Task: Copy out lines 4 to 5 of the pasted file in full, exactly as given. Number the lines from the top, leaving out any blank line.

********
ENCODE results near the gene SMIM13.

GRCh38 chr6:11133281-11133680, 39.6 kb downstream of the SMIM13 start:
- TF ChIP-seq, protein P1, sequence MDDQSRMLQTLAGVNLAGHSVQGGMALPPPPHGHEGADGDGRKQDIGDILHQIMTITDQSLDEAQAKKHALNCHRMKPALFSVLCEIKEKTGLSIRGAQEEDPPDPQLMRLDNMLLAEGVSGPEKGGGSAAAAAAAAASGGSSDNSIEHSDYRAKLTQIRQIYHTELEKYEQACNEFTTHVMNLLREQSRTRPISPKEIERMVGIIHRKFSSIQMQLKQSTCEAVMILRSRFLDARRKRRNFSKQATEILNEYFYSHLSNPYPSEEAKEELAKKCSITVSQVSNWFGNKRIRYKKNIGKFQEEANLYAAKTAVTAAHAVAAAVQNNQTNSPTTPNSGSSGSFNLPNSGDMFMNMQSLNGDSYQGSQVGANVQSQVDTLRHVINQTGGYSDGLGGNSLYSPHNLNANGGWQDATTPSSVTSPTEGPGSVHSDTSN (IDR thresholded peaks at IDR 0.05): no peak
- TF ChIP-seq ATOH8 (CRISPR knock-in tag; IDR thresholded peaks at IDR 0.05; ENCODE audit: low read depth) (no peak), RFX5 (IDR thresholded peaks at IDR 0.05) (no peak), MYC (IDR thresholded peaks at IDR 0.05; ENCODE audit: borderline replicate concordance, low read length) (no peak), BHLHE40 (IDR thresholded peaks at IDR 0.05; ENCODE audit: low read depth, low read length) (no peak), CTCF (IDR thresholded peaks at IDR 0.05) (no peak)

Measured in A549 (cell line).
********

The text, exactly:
- TF ChIP-seq ATOH8 (CRISPR knock-in tag; IDR thresholded peaks at IDR 0.05; ENCODE audit: low read depth) (no peak), RFX5 (IDR thresholded peaks at IDR 0.05) (no peak), MYC (IDR thresholded peaks at IDR 0.05; ENCODE audit: borderline replicate concordance, low read length) (no peak), BHLHE40 (IDR thresholded peaks at IDR 0.05; ENCODE audit: low read depth, low read length) (no peak), CTCF (IDR thresholded peaks at IDR 0.05) (no peak)

Measured in A549 (cell line).